Saturday, September 10, 2011

A Willing Life

It's been an unbelievably busy 6 months, and once again I find that the time has flown by without blogging. There are volumes of incredible stories to catch you guys up on, so let me start with the first one:

Joined by my cousin Shane in at the beginning of March:

Shane in front of our new Hydraform Machine

It’s difficult to put into words what a blessing it’s been having my cousin Shane here. We grew up little rug-rats together exploring the Puget Sound at the family cabin, climbing the heights of the Cascade Mountains, and swapping stories of our latest gridiron or outdoor adventures. I’d always known Shane, his older brother Jake, and Uncle Mark to be man’s men- knowing how to tear apart and rebuilt anything mechanical, proficient hunters with a bow, muzzle-loader, bush gun, or sighted rifle, telemark skiers, mountaineers, avalanche patrolmen, sailors, fishermen, divers, dirt bike riders…and on and on… my brother Grant and I always joked that they were born in the wrong century, and had a blast just trying to keep up with them when we’d get together for family reunions and holidays.

I had an idea then, just what a massive impact Shane would have if he were to join us for the construction of Restore Academy here in Gulu. I had no idea though, how masterfully he had refined his craft in the last decade. Most of the carpentry you see in the following photo was done by Shane’s own hands:

I knew he had been building upscale homes in the Seattle area, but seeing his work recently was an eye opener. What’s unique about Shane though, is that he’s one of those rare individuals who’s mastered something to this level, and yet can just leave it all behind to go pour his knowledge and life into a community where he knows he can make a meaningful contribution to those in need. He truly cares about his fellow man more than his personal success or accomplishments, revealing a character he’s imparting, quietly and patiently, to the young Acholi men with whom he now works. Shane recognizes the importance of learning first to be good men, and then good tradesmen.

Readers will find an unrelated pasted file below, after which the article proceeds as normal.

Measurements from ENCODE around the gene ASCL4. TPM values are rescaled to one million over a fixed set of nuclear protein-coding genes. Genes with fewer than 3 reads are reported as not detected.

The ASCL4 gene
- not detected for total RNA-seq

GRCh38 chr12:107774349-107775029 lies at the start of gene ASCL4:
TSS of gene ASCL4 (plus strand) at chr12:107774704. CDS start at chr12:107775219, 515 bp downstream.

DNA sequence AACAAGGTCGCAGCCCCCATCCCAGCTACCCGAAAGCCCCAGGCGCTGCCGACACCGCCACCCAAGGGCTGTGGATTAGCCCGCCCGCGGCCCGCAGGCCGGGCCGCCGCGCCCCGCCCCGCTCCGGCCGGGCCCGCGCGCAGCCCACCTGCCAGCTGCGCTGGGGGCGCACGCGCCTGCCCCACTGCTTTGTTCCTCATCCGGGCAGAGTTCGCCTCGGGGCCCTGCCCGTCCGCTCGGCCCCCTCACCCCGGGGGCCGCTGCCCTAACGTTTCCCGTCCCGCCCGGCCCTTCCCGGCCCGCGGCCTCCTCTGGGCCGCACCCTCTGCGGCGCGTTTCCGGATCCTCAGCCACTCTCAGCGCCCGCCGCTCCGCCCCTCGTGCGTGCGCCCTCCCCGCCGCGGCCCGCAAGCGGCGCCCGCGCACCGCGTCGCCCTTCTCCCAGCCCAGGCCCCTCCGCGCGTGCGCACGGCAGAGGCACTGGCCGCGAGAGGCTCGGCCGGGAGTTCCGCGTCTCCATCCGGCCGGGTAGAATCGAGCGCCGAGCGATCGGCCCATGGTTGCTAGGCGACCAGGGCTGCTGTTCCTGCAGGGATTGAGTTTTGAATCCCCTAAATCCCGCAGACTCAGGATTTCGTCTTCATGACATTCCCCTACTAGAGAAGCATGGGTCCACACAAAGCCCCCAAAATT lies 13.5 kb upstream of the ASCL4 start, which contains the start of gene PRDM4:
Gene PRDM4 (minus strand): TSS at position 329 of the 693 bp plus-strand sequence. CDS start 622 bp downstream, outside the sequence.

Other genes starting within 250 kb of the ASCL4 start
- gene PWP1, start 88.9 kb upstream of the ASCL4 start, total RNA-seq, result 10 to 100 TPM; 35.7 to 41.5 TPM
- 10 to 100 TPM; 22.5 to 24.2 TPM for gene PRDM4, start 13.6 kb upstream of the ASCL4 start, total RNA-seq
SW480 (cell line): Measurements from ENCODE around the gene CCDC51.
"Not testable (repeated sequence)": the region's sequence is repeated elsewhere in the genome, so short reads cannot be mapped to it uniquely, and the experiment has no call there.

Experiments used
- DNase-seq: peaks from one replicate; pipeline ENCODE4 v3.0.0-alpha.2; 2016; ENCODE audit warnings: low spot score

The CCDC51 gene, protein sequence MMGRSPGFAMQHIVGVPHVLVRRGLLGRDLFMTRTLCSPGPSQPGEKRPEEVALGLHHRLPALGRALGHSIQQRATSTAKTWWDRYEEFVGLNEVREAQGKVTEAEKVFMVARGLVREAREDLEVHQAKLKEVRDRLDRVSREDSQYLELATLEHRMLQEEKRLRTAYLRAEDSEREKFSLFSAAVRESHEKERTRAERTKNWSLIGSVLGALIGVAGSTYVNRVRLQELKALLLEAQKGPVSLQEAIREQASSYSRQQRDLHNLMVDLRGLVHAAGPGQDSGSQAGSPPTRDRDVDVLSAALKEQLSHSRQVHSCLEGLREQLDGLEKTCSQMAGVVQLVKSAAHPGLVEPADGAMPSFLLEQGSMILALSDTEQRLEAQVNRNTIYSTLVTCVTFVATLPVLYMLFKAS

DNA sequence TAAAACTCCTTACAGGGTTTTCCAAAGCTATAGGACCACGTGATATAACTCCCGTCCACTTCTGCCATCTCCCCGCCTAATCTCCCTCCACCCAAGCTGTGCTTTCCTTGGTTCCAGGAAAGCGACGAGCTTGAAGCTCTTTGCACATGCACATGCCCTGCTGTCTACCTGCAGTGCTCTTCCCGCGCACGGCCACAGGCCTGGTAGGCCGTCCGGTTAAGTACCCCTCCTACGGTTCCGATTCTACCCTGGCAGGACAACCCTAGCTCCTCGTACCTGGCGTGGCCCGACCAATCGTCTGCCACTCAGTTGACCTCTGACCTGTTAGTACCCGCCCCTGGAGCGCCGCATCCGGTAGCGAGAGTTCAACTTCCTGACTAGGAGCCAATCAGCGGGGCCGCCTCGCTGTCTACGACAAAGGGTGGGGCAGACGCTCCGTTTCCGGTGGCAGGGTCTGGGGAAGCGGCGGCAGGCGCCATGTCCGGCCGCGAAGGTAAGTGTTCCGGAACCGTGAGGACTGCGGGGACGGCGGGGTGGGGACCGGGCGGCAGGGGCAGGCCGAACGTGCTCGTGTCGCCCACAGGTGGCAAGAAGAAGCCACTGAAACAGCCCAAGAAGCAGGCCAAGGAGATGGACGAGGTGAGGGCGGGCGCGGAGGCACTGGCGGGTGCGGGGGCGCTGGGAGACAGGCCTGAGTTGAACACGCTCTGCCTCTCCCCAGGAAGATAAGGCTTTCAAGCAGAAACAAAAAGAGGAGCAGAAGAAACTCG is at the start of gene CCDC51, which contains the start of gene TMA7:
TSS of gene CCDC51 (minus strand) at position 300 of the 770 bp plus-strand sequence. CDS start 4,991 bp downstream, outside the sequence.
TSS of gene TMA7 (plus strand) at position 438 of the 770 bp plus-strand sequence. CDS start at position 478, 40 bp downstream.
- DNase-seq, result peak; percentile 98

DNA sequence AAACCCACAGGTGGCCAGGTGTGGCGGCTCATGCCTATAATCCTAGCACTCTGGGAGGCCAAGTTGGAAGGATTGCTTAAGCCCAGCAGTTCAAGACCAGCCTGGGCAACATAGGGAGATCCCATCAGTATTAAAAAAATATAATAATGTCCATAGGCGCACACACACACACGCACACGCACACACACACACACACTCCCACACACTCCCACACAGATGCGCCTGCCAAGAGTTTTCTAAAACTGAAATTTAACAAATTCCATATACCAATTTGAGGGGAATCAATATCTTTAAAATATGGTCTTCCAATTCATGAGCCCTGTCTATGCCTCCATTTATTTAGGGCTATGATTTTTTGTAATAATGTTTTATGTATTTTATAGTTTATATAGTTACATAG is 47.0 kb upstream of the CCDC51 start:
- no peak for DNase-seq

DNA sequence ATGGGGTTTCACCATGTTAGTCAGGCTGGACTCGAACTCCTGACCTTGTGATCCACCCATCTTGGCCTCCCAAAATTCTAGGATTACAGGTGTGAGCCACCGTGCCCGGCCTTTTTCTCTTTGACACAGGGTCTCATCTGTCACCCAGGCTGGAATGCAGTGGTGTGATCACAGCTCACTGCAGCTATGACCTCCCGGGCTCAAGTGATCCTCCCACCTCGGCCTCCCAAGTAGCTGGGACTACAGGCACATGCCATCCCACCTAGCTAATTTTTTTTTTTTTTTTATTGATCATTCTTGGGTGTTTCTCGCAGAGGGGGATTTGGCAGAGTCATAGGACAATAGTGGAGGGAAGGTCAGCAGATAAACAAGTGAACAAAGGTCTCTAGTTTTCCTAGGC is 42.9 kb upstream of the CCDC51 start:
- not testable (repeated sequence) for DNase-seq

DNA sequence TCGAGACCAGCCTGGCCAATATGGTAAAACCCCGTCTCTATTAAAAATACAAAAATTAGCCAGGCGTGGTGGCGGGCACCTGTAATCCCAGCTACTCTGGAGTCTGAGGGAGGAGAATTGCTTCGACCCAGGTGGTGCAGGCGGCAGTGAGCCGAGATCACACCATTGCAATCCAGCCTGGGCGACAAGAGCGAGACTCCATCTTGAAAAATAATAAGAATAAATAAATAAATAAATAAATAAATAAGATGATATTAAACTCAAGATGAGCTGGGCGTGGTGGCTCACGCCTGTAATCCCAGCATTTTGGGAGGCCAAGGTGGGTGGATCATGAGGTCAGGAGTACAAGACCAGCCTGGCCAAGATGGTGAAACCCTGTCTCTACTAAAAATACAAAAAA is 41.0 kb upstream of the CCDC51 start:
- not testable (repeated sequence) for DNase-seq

Shane, Kerobino and Kennedy pouring foundation #2

You’ll find him one minute brick in hand, sweating and dirty, grinning and joking with the boys as they lay the foundation of the school- and the next minute he’ll be drafting new improved engineering for the doors and windows, or patiently and humbly engaging the boys in a teachable moment. It’s a skill he’s developed thoroughly during his 10 years of service as a wilderness guide for kids, and base-camp construction leader at a Young Life Camp in the mountains of Canada. He felt called to use his mountaineering experiences to help guide kids through formative and meaningful challenges and adventures in the mountains- helping them to overcome fears, and appreciate the God's beautiful creation and our need for each other. Shane has embraced the truth that we're given gifts in order to give back to those who are hurting and in need. We can live with much less, hold it in loose hands, and be used to bring relief to the least of these...all signs of the life and sure hope of this coming kingdom...

Shane and Kerobino discussing the design of Teacher House #1

There's an incredible story God's writing here, and amazing people who are being written into it. In the coming weeks I'll do my best to continue to share them with you...


Jessie Thomas said...

hey blake and shane, jake had this page up and i just stumbled upon it. so great to hear and see how things are going for you. it is really awesome what you 2 are up to. thanks for sharing and we are thinking about you. love-jess and jake

debibesmer said...

What a gift you give Shanes Dad and I in recognizing his abilities and the depth of his committment. When I worry about him I try to remember this and it helps. Knowing he is with you and appreciated means so much.
Love you nephew, Aunt Debi

Melissa said...

Glad to have you posting again, Blake. Love to hear your perspective on things in Uganda and the wonderful work of Restore.